As I drove further North there were many scenic spots where a car or two had pulled over to claim their spot for the day. Here again, the voice in my head was saying DECIDE Porter, you don’t know how quickly things will get to where you don’t have any choices about where to park and consequently film this event. None the less I continued on. 

When I got to Tupper Lake, I was blown away by how beautiful it was, and there were no houses on the West Side of the lake – the direction in which – I imagined I would be watching and filming the eclipse. The minute I arrived at the edge of town, I KNEW I had made the right decision.

I drove around in town a bit just to get the lay of the land, and immediately began to notice school busses throughout the town. It was about the time kids would be going to school, so I didn’t make much of it. I found a tent set up where local townspeople were selling bling and took a selfie standing in front of an iconic wood carving wearing the $28 T-shirt and an $18 baseball cap emblazoned with the logo: Totality in Tupper.

Soon I found a place near the lake where I could leave my car and and look around. It was only about 8 AM and there were still plenty of places to park. As I walked about, I noticed more and more school busses and eventually realized, these busses were there to pick up tourists and take them from place to place. I found an information center about two blocks away from where I parked. They explained that there was a whole schedule of events taking place throughout the town but that the center of the activity would be at the elementary school where there were multiple events going on all day.

So, I hopped on a bus and took it to the elementary school. When I arrived there was a huge banner that acted as a kind of portico to the activities going on beyond it.

Here there were tents and food trucks and a viewing station set up by NASA with a huge telescope that was providing a live feed to its own web site of the eclipse as it looked from the center of the zone of Totality right here in Tupper Lake.

I attended a lecture about Eclipses given by an Astronomy Professor, Dr. Seth Redfield from Wesleyan University in Connecticut. The fact that I had gone to college at Wesleyan seemed like just one more sign that the stars were now in alignment and that I truly was in the right place at the right time! Even though the forecast on my phone was still saying cloudy, Dr. Redfield seemed 100% sure that we were going to see a total eclipse that day. “If you’ve ever seen a partial eclipse, this is NOTHING like what we are all going to witness today. A partial eclipse pales in comparison to a Total Eclipse. There’s nothing else like it." I thought it was another good sign that his wife and his three school age children were sitting in the front row.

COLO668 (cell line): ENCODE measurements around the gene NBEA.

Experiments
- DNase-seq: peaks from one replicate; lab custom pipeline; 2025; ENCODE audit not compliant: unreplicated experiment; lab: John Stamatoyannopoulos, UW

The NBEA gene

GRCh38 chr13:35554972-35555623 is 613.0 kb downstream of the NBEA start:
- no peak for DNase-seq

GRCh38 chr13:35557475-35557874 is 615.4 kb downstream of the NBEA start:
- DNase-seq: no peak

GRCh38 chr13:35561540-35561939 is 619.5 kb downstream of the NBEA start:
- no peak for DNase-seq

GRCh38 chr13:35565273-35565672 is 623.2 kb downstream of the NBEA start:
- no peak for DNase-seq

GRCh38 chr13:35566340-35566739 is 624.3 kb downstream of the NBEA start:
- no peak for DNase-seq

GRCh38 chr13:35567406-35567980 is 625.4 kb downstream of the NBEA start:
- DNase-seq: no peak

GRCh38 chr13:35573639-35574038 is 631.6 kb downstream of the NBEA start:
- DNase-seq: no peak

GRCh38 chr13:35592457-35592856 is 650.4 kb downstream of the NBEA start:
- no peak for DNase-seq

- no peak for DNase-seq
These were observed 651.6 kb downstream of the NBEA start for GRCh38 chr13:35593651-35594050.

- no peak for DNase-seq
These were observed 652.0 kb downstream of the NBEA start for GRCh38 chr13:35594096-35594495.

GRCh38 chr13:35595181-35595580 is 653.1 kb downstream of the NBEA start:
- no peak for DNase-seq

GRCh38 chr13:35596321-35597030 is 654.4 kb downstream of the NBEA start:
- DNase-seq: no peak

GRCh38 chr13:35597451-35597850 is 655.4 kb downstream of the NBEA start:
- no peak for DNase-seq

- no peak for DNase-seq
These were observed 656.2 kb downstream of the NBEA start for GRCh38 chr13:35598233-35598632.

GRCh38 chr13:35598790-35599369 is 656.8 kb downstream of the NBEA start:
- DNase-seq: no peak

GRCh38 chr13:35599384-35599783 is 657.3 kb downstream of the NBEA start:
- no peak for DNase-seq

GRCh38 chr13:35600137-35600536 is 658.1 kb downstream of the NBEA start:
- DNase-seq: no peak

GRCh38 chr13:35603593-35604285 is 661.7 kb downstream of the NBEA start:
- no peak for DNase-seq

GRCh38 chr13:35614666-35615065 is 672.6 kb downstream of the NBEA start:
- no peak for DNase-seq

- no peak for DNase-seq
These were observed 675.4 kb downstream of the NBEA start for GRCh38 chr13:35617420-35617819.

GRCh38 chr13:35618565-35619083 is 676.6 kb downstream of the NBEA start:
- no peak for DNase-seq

His confidence finally silenced the doubting-Thomas voice in my head for good.

Someone earlier had tipped me off that there was a wonderful natural history museum called the Wild Center within walking distance of the Elementary School. So after the lecture I headed over there. Besides having a lot of Eclipsed-themed exhibits, they had a Native American speaker, who gave a wonderful talk about mythic, native explanations for Eclipses and the traditions surrounding them that various tribes across America had observed throughout the centuries.

He kept emphasizing a point that finally resonated inside me that wouldn’t go away for the rest of the day. “This is a shared experience,” he explained. That’s what made it so special. That not only would we be watching this with hundreds of other people locally, but with millions of other people across the country. Practically the entire US was at the very least going to see a significant part of the Sun swallowed up by the Moon (or a giant god-like Frog in ancient Cherokee culture) And that piece of information started to change me from the inside out.


After the lecture I took the bus back to my car and scoped out a place in front of the lake to park my tripod and camera. I was standing right in front of people who were already sitting on the other side a path that ran along the edge of the lake. No one minded, that I was setting up right in front of them – on the edge of the lake - because as it turned out no one was looking at the lake but at the sky above the lake! I wanted to have the option of both views.

I started filming right at 2:12 PM and turned the camera on for a few minutes and off for a few minutes as the moon slowly traveled across the sky and took larger and larger bites out of the Sun over the next hour. At about 3:22 PM it started getting really dark. A cool wind came over the lake and I zipped up my winter coat. I just left the camera on for the next ten minutes. Totality would begin at exactly 3:24:27 and last until about 3:28. When the sky went completely dark at about 3:24:20, there was a hush followed by a whoop of amazement and then when the corona popped out like an indigenous African Mask around the moon, there was a cheer that rang out across the lake.

My agonizing indecision, having lasted for months and months was now instantly transformed into a thought that this was one of best decisions (and really a series of decisions) I had ever made.

My camera view at the outset of the eclipse. to watch the 4 min. video, click on the camera or use this link:



Erica Tuminski
Erica Tuminski